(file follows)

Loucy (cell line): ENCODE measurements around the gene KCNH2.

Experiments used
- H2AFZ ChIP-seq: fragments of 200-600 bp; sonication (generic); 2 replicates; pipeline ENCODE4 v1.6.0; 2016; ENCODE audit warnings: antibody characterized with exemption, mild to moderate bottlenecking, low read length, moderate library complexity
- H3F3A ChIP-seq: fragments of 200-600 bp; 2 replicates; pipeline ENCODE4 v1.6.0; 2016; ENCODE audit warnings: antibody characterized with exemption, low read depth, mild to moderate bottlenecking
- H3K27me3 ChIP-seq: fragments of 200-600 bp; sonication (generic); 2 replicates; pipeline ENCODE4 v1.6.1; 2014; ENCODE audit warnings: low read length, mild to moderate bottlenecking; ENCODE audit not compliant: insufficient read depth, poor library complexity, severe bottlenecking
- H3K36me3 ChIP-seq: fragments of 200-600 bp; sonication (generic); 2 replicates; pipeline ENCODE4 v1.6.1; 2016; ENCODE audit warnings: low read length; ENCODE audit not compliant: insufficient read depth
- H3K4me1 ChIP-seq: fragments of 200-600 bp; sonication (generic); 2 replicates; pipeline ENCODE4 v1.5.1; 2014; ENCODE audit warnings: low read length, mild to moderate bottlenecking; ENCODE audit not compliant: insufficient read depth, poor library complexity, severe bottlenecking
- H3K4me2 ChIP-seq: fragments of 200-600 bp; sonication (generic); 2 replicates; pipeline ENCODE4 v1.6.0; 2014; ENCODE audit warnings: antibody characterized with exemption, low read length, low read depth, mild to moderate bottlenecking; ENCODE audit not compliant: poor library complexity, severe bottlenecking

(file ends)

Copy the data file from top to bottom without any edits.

Loucy (cell line): ENCODE measurements around the gene KCNH2.

Experiments used
- H2AFZ ChIP-seq: fragments of 200-600 bp; sonication (generic); 2 replicates; pipeline ENCODE4 v1.6.0; 2016; ENCODE audit warnings: antibody characterized with exemption, mild to moderate bottlenecking, low read length, moderate library complexity
- H3F3A ChIP-seq: fragments of 200-600 bp; 2 replicates; pipeline ENCODE4 v1.6.0; 2016; ENCODE audit warnings: antibody characterized with exemption, low read depth, mild to moderate bottlenecking
- H3K27me3 ChIP-seq: fragments of 200-600 bp; sonication (generic); 2 replicates; pipeline ENCODE4 v1.6.1; 2014; ENCODE audit warnings: low read length, mild to moderate bottlenecking; ENCODE audit not compliant: insufficient read depth, poor library complexity, severe bottlenecking
- H3K36me3 ChIP-seq: fragments of 200-600 bp; sonication (generic); 2 replicates; pipeline ENCODE4 v1.6.1; 2016; ENCODE audit warnings: low read length; ENCODE audit not compliant: insufficient read depth
- H3K4me1 ChIP-seq: fragments of 200-600 bp; sonication (generic); 2 replicates; pipeline ENCODE4 v1.5.1; 2014; ENCODE audit warnings: low read length, mild to moderate bottlenecking; ENCODE audit not compliant: insufficient read depth, poor library complexity, severe bottlenecking
- H3K4me2 ChIP-seq: fragments of 200-600 bp; sonication (generic); 2 replicates; pipeline ENCODE4 v1.6.0; 2014; ENCODE audit warnings: antibody characterized with exemption, low read length, low read depth, mild to moderate bottlenecking; ENCODE audit not compliant: poor library complexity, severe bottlenecking